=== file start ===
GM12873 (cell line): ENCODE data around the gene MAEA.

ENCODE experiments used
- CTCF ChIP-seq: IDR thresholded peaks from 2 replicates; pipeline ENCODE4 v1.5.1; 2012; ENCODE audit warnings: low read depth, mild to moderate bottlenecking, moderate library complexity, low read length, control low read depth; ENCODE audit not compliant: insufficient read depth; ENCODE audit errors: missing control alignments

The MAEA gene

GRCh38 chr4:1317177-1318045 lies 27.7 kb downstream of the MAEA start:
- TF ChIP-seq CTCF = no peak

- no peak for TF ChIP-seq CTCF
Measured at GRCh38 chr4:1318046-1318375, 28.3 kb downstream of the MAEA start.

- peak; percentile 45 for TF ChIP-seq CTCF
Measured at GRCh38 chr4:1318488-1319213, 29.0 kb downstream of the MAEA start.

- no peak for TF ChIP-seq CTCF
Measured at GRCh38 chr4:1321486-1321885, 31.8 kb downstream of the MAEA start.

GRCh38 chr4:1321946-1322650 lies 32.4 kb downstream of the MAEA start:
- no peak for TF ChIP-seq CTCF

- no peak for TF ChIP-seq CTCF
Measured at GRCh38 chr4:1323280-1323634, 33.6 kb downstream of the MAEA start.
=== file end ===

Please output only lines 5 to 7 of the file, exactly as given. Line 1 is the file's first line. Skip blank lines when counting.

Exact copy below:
GRCh38 chr4:1317177-1318045 lies 27.7 kb downstream of the MAEA start:
- TF ChIP-seq CTCF = no peak

- no peak for TF ChIP-seq CTCF